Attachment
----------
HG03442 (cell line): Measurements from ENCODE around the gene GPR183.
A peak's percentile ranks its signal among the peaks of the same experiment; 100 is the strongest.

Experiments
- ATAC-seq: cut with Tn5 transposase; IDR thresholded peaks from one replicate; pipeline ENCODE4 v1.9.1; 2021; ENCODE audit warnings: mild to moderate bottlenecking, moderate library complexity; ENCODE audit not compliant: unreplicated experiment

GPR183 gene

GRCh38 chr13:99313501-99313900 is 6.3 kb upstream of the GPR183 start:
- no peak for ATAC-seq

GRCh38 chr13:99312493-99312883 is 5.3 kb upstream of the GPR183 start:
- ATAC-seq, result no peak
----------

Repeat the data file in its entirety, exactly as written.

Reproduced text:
HG03442 (cell line): Measurements from ENCODE around the gene GPR183.
A peak's percentile ranks its signal among the peaks of the same experiment; 100 is the strongest.

Experiments
- ATAC-seq: cut with Tn5 transposase; IDR thresholded peaks from one replicate; pipeline ENCODE4 v1.9.1; 2021; ENCODE audit warnings: mild to moderate bottlenecking, moderate library complexity; ENCODE audit not compliant: unreplicated experiment

GPR183 gene

GRCh38 chr13:99313501-99313900 is 6.3 kb upstream of the GPR183 start:
- no peak for ATAC-seq

GRCh38 chr13:99312493-99312883 is 5.3 kb upstream of the GPR183 start:
- ATAC-seq, result no peak